Nintendo's E3 2012 press conference

The truth is that Nintendo doesn’t need all that time. The press event began with a demonstration of Pikmin 3 by Nintendo’s oracular demigod, Shigeru Miyamoto. The game has the player commanding troops of cute, miniature helpers in a world filled with obstacles and equally cute, not-so-miniature monsters. The utility of the Wii U screen was immediately evident in this demo—it offers a bird’s-eye view that proves a boon when you are moving troops around the playfield—although that did not keep Miyamoto from belaboring the point. This enchanting five-minute preview did a better job of elucidating the Wii U’s potential than any of the talking points that ensued in the following hour. That excitement of being shown something joyous and fresh gave way to the boredom of being told, and being told, and being told.

(The other highlight of the press conference was Lego City, a game that appears to expand on the formula of previous Lego games by bringing the peg-headed characters to a kiddie-fied Grant Theft Auto setting. The trailer was great fun, and the open world has a lot of potential as a showcase for the Lego series’ savvy brand of pop-cultural riffs and humor.)

Nintendo’s propensity to condescend and over-explain would be nothing more than an annoying corporate personality tic, except that this attitude—that of a weary remedial-studies professor—shows up more and more in its games, as well. It manifests in the litany of cautions and info screens you must wade through every time you start playing a new Nintendo-made game. You see it, too, in nagging helper characters like Fi, a robotic fairy in The Legend Of Zelda: Skyward Sword who regularly sits players down and tells them things that any mildly attentive person would already know.

The rationale behind this thorough instruction, according to Nintendo, is that they’re trying to broaden the audience for video games, which is a noble goal. The trouble with the enforcement of understanding, though, is that it leaves no room for epiphany. Increasingly, Nintendo is afraid to let players discover the magic in its games—to have those moments of self-driven insight that come from placing yourself in a new perspective—because allowing for discovery leaves too much to chance. The company would rather be sure that its users are all on the same page. So after an E3 2011 press event that left some of its audience mystified, Nintendo came back with a 2012 effort that left them stultified. It’s hard to call that an improvement.

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414 Responses to “Lost In Explanation”

  1. Andrew_Ryans_Caddy says:

    I think it says a great deal for the relationship between gamers and companies when Microsoft’s showy, expensive attempt at a calculated attention grab with that Usher performance got nowhere near the interest and exaltation as Satoru Iwata staring intently at a bunch of bananas.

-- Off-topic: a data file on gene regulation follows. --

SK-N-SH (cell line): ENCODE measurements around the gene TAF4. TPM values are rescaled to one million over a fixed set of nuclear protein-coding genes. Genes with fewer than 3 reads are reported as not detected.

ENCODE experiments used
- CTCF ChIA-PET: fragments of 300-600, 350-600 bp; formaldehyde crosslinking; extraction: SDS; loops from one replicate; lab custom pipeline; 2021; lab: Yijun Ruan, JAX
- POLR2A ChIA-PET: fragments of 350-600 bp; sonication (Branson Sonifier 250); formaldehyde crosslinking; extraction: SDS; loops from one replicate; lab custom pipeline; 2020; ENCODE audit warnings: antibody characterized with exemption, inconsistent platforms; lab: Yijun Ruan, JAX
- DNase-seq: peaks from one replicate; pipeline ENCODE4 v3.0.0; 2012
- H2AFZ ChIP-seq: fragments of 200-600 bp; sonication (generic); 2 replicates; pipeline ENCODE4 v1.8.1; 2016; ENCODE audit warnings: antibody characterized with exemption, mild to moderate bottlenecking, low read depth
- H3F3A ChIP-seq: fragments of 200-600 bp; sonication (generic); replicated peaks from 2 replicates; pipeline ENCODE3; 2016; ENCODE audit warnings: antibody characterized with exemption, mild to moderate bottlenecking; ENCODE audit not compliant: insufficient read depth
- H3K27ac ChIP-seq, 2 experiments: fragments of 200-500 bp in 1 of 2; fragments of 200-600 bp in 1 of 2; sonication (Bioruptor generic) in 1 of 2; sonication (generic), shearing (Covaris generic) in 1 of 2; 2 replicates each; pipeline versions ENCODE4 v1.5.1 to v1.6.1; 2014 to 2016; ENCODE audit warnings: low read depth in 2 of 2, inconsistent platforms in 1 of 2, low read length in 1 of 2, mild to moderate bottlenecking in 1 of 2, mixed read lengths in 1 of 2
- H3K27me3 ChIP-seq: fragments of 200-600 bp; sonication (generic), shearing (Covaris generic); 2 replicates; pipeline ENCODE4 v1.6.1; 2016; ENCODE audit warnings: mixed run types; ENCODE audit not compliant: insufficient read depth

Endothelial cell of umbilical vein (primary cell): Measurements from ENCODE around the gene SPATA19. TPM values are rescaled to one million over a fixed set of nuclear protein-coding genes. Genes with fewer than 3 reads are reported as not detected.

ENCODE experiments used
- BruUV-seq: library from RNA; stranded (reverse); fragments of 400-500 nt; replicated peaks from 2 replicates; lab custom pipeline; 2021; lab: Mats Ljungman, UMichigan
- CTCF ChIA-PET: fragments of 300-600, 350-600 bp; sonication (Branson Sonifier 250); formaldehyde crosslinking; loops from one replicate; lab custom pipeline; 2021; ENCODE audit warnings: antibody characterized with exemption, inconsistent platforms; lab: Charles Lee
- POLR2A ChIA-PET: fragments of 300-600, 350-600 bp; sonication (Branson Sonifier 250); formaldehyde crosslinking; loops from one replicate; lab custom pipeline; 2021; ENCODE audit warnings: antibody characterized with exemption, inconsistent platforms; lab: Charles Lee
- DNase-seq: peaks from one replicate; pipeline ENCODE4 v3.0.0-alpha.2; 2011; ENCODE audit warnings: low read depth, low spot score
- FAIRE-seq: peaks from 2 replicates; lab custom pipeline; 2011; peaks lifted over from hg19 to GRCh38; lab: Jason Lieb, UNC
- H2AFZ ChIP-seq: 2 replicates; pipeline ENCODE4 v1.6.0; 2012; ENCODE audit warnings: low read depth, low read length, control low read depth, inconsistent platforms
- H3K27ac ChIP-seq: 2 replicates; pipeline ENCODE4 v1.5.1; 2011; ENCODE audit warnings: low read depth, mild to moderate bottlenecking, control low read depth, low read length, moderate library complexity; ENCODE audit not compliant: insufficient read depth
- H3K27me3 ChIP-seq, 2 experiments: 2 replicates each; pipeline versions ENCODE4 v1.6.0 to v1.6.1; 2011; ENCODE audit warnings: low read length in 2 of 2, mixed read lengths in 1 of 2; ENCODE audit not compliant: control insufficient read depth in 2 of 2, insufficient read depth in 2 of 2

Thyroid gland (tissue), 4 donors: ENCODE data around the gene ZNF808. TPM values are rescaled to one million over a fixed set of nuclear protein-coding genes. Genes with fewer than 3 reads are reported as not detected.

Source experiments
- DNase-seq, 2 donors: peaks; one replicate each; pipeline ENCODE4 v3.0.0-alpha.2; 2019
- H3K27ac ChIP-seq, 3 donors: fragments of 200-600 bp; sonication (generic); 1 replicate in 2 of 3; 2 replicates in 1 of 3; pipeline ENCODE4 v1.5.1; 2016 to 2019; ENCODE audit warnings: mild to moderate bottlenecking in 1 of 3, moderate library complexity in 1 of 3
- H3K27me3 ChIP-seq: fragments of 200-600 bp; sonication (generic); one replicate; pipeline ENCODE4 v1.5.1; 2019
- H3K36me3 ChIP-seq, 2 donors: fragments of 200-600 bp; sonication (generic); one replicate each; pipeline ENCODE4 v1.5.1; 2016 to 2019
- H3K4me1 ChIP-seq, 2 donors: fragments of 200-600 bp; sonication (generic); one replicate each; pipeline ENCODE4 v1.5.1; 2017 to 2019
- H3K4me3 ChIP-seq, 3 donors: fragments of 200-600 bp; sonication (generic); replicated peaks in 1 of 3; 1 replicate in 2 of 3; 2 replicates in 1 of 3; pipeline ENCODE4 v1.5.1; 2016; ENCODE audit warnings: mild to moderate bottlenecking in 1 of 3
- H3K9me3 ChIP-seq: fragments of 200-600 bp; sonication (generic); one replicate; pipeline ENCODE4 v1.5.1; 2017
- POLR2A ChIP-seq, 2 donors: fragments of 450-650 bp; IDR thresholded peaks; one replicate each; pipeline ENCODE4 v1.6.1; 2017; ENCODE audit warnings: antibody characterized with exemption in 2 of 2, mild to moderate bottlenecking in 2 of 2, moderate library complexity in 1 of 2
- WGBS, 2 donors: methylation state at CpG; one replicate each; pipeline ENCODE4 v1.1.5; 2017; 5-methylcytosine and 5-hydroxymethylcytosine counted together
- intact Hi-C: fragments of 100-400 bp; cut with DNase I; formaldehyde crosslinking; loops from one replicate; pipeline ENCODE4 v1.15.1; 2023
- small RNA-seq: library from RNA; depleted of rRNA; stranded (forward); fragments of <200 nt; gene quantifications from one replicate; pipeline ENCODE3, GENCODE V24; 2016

• Shain Eighmey says:

      It really does, and I think we should be proud of it. 

    • PugsMalone says:

      I expected him to take a big bite out of those bananas a la Chairman Kaga.

    • Destroy Him My Robots says:

      My favorite part about the Iwata video after the conference was when he traded his three-piece suit for a leather jacket when he went from talking about Nintendoland to Zombi U. “Now: Cool games for cool people. Please like this, I’m one of you”.

  2. Kevin Gray says:

    Many people were saying that it was the lack of games they were expecting to see, like a new Zelda (we just got one last fall!), Starfox, F-Zero, or other beloved franchise, that caused Ninty to incite a lot of backlash from fans & critics.  But this article gets to the heart of the real problem.  Nintendo needs to show, not tell.  We’re not confused how the buttons on the controller work or how to play another Mii-centric minigame.  We want to know: how powerful is the system; how are game producers integrating the new screen into their products, and for god’s sake, at least just tell us how much the damn thing will cost.

    • Dikachu says:

      One of Nintendo’s largest problems is that their biggest sellers are endlessly rehashed company franchises.  It’s like they can’t even sell a game anymore without sticking goddamn Mario in for no other reason.

      • Saint Stryfe says:

        That’s a whine that non-Nintendo fans put on Nintendo systems. I want those games, badly. They tend to almost always be good. I like them. I want to play them. But instead of them, I got Pikman (a game I honestly have no emotional attachment to) and instead of a glorious 3D game, I get another run through 2D Mario nostalgia – fun but not what I wanted.

        • rvb1023 says:

           It’s also a legitimate complaint.  Outside of the Mii games (Which, clever as they are, don’t require a whole lot on Nintendo’s part creatively speaking) Nintendo hasn’t made a successful franchise since Pikmin and I would barely call that successful as it is, Nintendo didn’t seem to keen to return to it until thousands started complaining about it.